Petroleum is the main source of commercial energy, followed by coal, which contributes about 25% of the country’s energy (excluding biomass). Vietnam’s oil reserves are in the range of 270–500 million tons. Oil production rose rapidly to 403,300 barrels per day (64,120 m3/d) in 2004, but output is believed to have peaked and is expected to decline gradually.

Crude oil is Vietnam’s leading export, totaling 17 million tons in 2002; in 2004 crude oil represented 22 percent of all export earnings. Petroleum exports are in the form of crude petroleum because Vietnam has a very limited refining capacity. Vietnam’s only operational refinery, a facility at Cat Hai near Ho Chi Minh City, has a capacity of only 800 barrels per day (130 m3/ d). Refined petroleum accounted for 10.2 percent of total imports in 2002.

Vietnam’s anthracite coal reserves are estimated at 3.7 billion tons. Coal production was almost 19 million tons in 2003, compared with 9.6 million tons in 1999. Vietnam’s potential natural gas reserves are 1.3 trillion cubic meters. In 2002 Vietnam brought ashore 2.26 billion cubic meters of natural gas. Hydroelectric power is another source of energy. In 2004 Vietnam began to build a nuclear power plant with Russian

Services and tourism

In 2004 services accounted for 38.2 percent of gross domestic product (GDP). During 1994–2004, GDP attributable to the services sector grew at an average annual rate of 6.0 percent.

In 2004 Vietnam received 2.9 million international arrivals, up from 2.4 million the previous year. The annual increase represented a strong rebound from a slight decline in 2003 attributable to the severe acute respiratory syndrome (SARS) epidemic in Asia. From 1999 to 2004, tourism rose by 63 percent. Most of the visitors in 2004 - 27 percent—came from China, with 8–9 percent each coming from the United States, Japan, and South Korea. The Vietnam National Administration of Tourism is following a long-term plan to diversify the tourism industry, which brings needed foreign exchange into the country.

Banking and finance

Currency, exchange rate, and inflation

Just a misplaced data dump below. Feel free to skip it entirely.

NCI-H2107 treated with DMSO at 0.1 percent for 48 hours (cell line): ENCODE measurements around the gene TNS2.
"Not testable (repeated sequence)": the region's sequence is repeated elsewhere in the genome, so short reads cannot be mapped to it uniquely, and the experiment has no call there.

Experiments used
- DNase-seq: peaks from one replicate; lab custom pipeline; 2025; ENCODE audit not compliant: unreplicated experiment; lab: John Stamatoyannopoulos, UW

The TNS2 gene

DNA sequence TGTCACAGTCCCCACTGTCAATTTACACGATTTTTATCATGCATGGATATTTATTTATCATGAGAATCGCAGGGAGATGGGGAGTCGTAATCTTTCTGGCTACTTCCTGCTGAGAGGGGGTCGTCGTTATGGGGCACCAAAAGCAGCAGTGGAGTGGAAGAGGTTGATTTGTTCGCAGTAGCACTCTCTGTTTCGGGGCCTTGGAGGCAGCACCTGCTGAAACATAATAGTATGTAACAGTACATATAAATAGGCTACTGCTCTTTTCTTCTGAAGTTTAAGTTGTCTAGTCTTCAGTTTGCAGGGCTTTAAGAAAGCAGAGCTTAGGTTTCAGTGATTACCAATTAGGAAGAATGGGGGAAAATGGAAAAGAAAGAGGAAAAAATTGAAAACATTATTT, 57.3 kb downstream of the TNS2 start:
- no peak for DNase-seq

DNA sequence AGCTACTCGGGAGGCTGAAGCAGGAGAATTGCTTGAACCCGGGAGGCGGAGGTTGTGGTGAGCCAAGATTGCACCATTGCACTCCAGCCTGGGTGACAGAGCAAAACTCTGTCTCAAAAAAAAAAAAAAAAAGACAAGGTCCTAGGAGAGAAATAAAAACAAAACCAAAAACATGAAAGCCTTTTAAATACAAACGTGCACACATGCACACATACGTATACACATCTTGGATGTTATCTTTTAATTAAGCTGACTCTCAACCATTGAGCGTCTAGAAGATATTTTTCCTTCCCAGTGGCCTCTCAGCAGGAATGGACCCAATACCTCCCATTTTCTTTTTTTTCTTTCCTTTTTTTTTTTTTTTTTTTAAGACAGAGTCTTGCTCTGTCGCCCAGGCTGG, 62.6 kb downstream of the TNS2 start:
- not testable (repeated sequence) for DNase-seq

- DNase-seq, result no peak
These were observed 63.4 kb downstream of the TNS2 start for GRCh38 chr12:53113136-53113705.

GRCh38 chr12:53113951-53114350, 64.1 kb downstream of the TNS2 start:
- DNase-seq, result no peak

As of April 2008, one U.S. dollar was equivalent to about 15,984 Vietnamese dong. The relationship between the U.S. dollar and Vietnamese dong is important because the dong, although not freely convertible, is loosely pegged to the dollar through an arrangement known as a "crawling peg". This mechanism allows the dollar-dong exchange rate to adjust gradually to changing market conditions. Vietnam's economy experienced a hyperinflation period in its early years of the extensive reform program, especially from 1989-1992. Gold still maintains its position as a physical currency to a certain extent, although seeing its economic role declining in recent years.

In 2008 inflation was tracking at 20.3% for the first half of the year, higher than the 3.4 percent rate measured in 2000 but down significantly from 160 percent in 1988. The sudden onset of inflation in 2008 is due to rising worldwide commodity and food prices.

Foreign economic relations

Economic relations with the United States are improving but are not without challenges. Although the United States and Vietnam reached a landmark bilateral agreement in December 2001 that boosted Vietnam’s exports to the United States, disagreements over textile and catfish exports are hindering full implementation of the agreement. Further disrupting U.S.-Vietnamese economic relations are efforts in Congress to link non-humanitarian aid to Vietnam's human rights record. Barriers to trade and intellectual property are also within the purview of bilateral discussions.